As in previous studies, our results indicate that SES is also associated with short-term outcome [17, 34]. This may partially be explained by confounding factors associated with both lower SES and higher postoperative morbidity. At baseline, diabetes mellitus was more prevalent in patients in the lower quartiles. This factor, as well as several others, such as liver disease, is incorporated in the ASA classification. These were significantly higher in the lower SES quartiles as well. Patients in the lower SES quartiles more often underwent open surgery, despite tumour characteristics being similar with regards to location, stage and pathologic prognostic factors. Moreover, patients were significantly older in the lower SES quartiles, and therefore a larger part of these patients may have been retired the year prior to surgery and have less income.

These differences in treatment, without apparent clinical explanation, mirror those described in previous studies.[34, 35, 36] Even after correction for known confounding risk factors including comorbidities, SES was a significant predictor for postoperative morbidity. These results suggest that the correlation between SES and postoperative outcomes is determinant upon factors that are currently not adequately considered or understood.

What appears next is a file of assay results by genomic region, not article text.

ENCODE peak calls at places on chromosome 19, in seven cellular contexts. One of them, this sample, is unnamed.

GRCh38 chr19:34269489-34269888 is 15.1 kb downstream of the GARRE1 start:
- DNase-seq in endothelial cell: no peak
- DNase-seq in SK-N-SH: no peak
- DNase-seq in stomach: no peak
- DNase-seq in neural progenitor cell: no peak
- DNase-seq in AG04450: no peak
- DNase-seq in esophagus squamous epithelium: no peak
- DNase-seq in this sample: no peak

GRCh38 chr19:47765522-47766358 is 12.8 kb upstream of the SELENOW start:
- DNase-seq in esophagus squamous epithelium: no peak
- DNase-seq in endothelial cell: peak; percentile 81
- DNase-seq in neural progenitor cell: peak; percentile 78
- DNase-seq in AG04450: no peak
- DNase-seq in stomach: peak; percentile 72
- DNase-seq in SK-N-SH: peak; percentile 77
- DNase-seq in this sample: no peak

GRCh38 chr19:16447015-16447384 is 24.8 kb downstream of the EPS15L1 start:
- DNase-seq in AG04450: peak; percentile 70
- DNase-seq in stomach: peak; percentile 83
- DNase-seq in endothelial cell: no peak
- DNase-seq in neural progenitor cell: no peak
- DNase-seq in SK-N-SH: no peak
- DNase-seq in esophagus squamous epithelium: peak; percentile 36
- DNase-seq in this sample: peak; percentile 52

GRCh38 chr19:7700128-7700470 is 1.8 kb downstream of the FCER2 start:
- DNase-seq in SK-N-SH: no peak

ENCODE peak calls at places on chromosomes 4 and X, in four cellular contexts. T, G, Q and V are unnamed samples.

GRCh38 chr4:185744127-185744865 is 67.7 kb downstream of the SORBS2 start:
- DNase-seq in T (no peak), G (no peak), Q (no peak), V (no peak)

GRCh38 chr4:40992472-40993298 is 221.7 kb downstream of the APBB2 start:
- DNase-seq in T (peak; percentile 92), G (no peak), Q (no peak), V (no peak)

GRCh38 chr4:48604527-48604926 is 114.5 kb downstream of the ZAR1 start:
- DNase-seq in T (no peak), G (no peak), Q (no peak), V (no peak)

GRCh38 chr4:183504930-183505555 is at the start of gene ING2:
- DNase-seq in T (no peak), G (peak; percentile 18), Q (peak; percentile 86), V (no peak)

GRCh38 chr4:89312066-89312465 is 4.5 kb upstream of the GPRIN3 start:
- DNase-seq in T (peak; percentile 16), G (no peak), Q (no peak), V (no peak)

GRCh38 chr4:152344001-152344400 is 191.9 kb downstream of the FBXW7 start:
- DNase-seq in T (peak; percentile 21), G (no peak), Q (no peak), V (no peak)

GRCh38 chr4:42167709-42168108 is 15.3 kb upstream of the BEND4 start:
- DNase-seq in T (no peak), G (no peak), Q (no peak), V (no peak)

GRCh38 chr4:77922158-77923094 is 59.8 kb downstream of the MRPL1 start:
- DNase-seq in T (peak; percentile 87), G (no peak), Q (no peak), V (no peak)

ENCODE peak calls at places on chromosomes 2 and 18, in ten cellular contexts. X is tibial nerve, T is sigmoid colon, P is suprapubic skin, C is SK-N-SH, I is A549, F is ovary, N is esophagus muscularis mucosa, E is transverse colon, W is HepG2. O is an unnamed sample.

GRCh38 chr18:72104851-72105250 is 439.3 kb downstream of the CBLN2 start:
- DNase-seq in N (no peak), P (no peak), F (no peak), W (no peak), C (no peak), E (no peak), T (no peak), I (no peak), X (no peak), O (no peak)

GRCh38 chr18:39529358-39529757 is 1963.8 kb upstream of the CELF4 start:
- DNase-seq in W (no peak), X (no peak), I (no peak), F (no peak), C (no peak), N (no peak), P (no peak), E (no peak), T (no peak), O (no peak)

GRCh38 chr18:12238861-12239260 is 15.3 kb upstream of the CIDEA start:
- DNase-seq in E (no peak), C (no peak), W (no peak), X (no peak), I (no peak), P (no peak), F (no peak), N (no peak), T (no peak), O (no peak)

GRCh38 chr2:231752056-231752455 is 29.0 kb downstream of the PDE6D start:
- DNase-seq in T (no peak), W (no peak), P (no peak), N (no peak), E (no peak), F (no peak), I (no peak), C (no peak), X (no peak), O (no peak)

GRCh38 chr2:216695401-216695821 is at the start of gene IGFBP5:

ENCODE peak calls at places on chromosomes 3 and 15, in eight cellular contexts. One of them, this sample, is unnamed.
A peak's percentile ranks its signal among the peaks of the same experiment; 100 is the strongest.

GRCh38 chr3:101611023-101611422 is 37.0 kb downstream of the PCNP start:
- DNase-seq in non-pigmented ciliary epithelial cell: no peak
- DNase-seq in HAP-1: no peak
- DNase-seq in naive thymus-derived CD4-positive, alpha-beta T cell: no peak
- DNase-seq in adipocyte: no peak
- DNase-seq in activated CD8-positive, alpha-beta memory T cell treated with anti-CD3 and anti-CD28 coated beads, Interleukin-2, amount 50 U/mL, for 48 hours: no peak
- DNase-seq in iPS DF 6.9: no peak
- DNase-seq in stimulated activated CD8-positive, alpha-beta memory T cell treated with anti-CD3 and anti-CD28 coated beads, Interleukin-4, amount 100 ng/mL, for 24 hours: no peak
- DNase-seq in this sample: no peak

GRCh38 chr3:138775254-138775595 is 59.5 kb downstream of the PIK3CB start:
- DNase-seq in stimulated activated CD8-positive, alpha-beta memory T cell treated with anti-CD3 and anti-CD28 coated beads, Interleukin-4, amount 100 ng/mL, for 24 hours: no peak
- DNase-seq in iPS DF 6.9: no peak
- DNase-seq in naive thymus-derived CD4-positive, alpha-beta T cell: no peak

In general, long-term results presented in our study are in line with previous studies, showing impaired survival in patients with low SES [20, 22, 23, 37]. Several previous studies have offered explanations for this survival discrepancy in a setting of equal healthcare access [38, 39, 40, 41, 42, 43, 44, 45, 46, 47, 48, 49, 50, 51]. These possible explanations include psychological factors, medication compliance and diet, exercise, air pollution, and even epigenetic factors [38, 39, 40, 41, 42, 43, 44, 45, 46, 47, 48, 49, 50, 51]. Interestingly, in our study, the correlation between SES and CSS was more outspoken than the correlation of SES with OS (i.e. all-cause mortality), making some of these explanations less plausible. In addition, this suggests that the survival discrepancy between SES quartiles was not solely attributable to the unequal distribution of age and comorbidities between the groups, as these factors have a less obvious effect on cancer-related outcome. Fowler et al. showed that tumour stage and treatment contributed for a great part towards the difference in 3-month mortality between the most and least deprived patient groups [52]. Known and relevant tumour characteristics, as earlier described, did not significantly differ across SES quartiles. In contrast however, treatment strategies were different between groups. In addition to a different surgical approach between the quartiles, fewer patients of lower SES quartiles received neoadjuvant and adjuvant chemotherapy. The inequality of treatment with neoadjuvant therapy can partially be explained by differences in proportion of patients with rectal cancer between the SES quartiles. Neoadjuvant chemotherapy is only registered in patients with rectal cancer whereas adjuvant chemotherapy is only offered to patients with colon cancer. However, as in our study, previous studies show that lower-middle SES and low-SES patients were less likely to receive chemotherapy in general [53]. Furthermore, since SES remained significantly associated with CSS after correction for baseline variables, it is possible that some of the driving factors of treatment differences cause additional differences in strategy not captured in our cohort. Besides differences in the administration of chemotherapy, compliance with treatment may also play a role. Prospective studies will be required to elucidate the exact causal mechanism of this remaining correlation.